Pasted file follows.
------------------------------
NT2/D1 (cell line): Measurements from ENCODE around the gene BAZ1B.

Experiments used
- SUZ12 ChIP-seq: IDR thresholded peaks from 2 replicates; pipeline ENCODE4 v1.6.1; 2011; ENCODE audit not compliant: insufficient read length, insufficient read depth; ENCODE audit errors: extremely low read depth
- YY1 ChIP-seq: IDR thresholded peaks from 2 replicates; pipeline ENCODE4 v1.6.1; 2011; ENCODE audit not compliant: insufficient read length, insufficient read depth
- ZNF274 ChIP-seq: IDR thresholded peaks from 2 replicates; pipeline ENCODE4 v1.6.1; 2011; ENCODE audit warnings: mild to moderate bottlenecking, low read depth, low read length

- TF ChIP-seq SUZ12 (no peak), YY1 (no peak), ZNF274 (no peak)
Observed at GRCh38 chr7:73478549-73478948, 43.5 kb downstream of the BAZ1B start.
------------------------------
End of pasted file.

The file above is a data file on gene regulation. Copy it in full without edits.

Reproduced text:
NT2/D1 (cell line): Measurements from ENCODE around the gene BAZ1B.

Experiments used
- SUZ12 ChIP-seq: IDR thresholded peaks from 2 replicates; pipeline ENCODE4 v1.6.1; 2011; ENCODE audit not compliant: insufficient read length, insufficient read depth; ENCODE audit errors: extremely low read depth
- YY1 ChIP-seq: IDR thresholded peaks from 2 replicates; pipeline ENCODE4 v1.6.1; 2011; ENCODE audit not compliant: insufficient read length, insufficient read depth
- ZNF274 ChIP-seq: IDR thresholded peaks from 2 replicates; pipeline ENCODE4 v1.6.1; 2011; ENCODE audit warnings: mild to moderate bottlenecking, low read depth, low read length

- TF ChIP-seq SUZ12 (no peak), YY1 (no peak), ZNF274 (no peak)
Observed at GRCh38 chr7:73478549-73478948, 43.5 kb downstream of the BAZ1B start.